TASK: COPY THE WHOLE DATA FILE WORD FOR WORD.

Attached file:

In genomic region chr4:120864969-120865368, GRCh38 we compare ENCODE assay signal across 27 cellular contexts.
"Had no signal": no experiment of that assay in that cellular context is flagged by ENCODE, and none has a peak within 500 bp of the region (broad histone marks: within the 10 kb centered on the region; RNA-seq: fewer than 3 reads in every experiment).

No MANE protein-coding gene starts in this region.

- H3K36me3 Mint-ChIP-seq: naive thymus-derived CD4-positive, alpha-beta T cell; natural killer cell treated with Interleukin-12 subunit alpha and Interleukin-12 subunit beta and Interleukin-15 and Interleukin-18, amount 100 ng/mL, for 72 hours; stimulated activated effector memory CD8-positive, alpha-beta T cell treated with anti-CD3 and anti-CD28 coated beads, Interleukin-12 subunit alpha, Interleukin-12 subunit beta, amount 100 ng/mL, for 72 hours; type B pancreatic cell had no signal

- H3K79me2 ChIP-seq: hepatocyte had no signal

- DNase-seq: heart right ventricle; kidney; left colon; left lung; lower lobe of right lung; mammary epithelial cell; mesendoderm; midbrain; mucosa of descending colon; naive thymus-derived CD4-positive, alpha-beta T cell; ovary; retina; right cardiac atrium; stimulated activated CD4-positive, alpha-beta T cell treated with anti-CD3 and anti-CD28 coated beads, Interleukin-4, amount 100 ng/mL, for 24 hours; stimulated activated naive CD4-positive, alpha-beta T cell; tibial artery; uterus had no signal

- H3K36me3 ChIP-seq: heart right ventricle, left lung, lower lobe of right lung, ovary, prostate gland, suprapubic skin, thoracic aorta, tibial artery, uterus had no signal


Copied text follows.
In genomic region chr4:120864969-120865368, GRCh38 we compare ENCODE assay signal across 27 cellular contexts.
"Had no signal": no experiment of that assay in that cellular context is flagged by ENCODE, and none has a peak within 500 bp of the region (broad histone marks: within the 10 kb centered on the region; RNA-seq: fewer than 3 reads in every experiment).

No MANE protein-coding gene starts in this region.

- H3K36me3 Mint-ChIP-seq: naive thymus-derived CD4-positive, alpha-beta T cell; natural killer cell treated with Interleukin-12 subunit alpha and Interleukin-12 subunit beta and Interleukin-15 and Interleukin-18, amount 100 ng/mL, for 72 hours; stimulated activated effector memory CD8-positive, alpha-beta T cell treated with anti-CD3 and anti-CD28 coated beads, Interleukin-12 subunit alpha, Interleukin-12 subunit beta, amount 100 ng/mL, for 72 hours; type B pancreatic cell had no signal

- H3K79me2 ChIP-seq: hepatocyte had no signal

- DNase-seq: heart right ventricle; kidney; left colon; left lung; lower lobe of right lung; mammary epithelial cell; mesendoderm; midbrain; mucosa of descending colon; naive thymus-derived CD4-positive, alpha-beta T cell; ovary; retina; right cardiac atrium; stimulated activated CD4-positive, alpha-beta T cell treated with anti-CD3 and anti-CD28 coated beads, Interleukin-4, amount 100 ng/mL, for 24 hours; stimulated activated naive CD4-positive, alpha-beta T cell; tibial artery; uterus had no signal

- H3K36me3 ChIP-seq: heart right ventricle, left lung, lower lobe of right lung, ovary, prostate gland, suprapubic skin, thoracic aorta, tibial artery, uterus had no signal